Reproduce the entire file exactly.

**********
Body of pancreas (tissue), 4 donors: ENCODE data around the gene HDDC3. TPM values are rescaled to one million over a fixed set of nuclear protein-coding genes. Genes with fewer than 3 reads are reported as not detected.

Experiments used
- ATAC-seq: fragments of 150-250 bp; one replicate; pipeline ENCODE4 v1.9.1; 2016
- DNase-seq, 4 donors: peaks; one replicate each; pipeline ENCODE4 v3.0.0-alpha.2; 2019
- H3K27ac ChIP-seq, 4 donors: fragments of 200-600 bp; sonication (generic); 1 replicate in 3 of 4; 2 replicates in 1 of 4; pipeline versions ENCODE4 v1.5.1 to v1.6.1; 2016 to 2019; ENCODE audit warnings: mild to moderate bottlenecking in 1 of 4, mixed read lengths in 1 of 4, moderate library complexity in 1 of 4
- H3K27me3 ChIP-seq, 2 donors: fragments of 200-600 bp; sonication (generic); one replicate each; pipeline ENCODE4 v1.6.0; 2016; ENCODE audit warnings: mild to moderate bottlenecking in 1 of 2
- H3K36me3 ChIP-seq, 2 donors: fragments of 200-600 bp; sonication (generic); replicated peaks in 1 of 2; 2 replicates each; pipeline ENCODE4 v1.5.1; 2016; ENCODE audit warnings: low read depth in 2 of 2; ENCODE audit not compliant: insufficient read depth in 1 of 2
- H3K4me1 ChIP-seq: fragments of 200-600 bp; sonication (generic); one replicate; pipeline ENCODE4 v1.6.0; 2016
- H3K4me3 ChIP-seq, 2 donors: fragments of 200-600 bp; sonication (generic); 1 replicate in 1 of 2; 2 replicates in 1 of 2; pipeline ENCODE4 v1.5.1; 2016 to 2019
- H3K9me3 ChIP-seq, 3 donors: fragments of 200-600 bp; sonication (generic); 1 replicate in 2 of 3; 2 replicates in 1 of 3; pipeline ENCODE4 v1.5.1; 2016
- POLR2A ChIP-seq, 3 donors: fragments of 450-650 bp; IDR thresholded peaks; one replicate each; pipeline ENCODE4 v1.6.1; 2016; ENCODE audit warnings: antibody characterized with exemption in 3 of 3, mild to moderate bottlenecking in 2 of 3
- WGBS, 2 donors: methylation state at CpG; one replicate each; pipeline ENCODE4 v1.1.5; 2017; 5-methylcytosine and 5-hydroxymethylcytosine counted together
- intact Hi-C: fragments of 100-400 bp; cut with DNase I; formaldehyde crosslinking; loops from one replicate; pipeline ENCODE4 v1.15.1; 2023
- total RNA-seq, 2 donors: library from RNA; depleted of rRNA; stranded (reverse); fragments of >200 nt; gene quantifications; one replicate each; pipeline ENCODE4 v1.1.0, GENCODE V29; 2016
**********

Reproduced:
Body of pancreas (tissue), 4 donors: ENCODE data around the gene HDDC3. TPM values are rescaled to one million over a fixed set of nuclear protein-coding genes. Genes with fewer than 3 reads are reported as not detected.

Experiments used
- ATAC-seq: fragments of 150-250 bp; one replicate; pipeline ENCODE4 v1.9.1; 2016
- DNase-seq, 4 donors: peaks; one replicate each; pipeline ENCODE4 v3.0.0-alpha.2; 2019
- H3K27ac ChIP-seq, 4 donors: fragments of 200-600 bp; sonication (generic); 1 replicate in 3 of 4; 2 replicates in 1 of 4; pipeline versions ENCODE4 v1.5.1 to v1.6.1; 2016 to 2019; ENCODE audit warnings: mild to moderate bottlenecking in 1 of 4, mixed read lengths in 1 of 4, moderate library complexity in 1 of 4
- H3K27me3 ChIP-seq, 2 donors: fragments of 200-600 bp; sonication (generic); one replicate each; pipeline ENCODE4 v1.6.0; 2016; ENCODE audit warnings: mild to moderate bottlenecking in 1 of 2
- H3K36me3 ChIP-seq, 2 donors: fragments of 200-600 bp; sonication (generic); replicated peaks in 1 of 2; 2 replicates each; pipeline ENCODE4 v1.5.1; 2016; ENCODE audit warnings: low read depth in 2 of 2; ENCODE audit not compliant: insufficient read depth in 1 of 2
- H3K4me1 ChIP-seq: fragments of 200-600 bp; sonication (generic); one replicate; pipeline ENCODE4 v1.6.0; 2016
- H3K4me3 ChIP-seq, 2 donors: fragments of 200-600 bp; sonication (generic); 1 replicate in 1 of 2; 2 replicates in 1 of 2; pipeline ENCODE4 v1.5.1; 2016 to 2019
- H3K9me3 ChIP-seq, 3 donors: fragments of 200-600 bp; sonication (generic); 1 replicate in 2 of 3; 2 replicates in 1 of 3; pipeline ENCODE4 v1.5.1; 2016
- POLR2A ChIP-seq, 3 donors: fragments of 450-650 bp; IDR thresholded peaks; one replicate each; pipeline ENCODE4 v1.6.1; 2016; ENCODE audit warnings: antibody characterized with exemption in 3 of 3, mild to moderate bottlenecking in 2 of 3
- WGBS, 2 donors: methylation state at CpG; one replicate each; pipeline ENCODE4 v1.1.5; 2017; 5-methylcytosine and 5-hydroxymethylcytosine counted together
- intact Hi-C: fragments of 100-400 bp; cut with DNase I; formaldehyde crosslinking; loops from one replicate; pipeline ENCODE4 v1.15.1; 2023
- total RNA-seq, 2 donors: library from RNA; depleted of rRNA; stranded (reverse); fragments of >200 nt; gene quantifications; one replicate each; pipeline ENCODE4 v1.1.0, GENCODE V29; 2016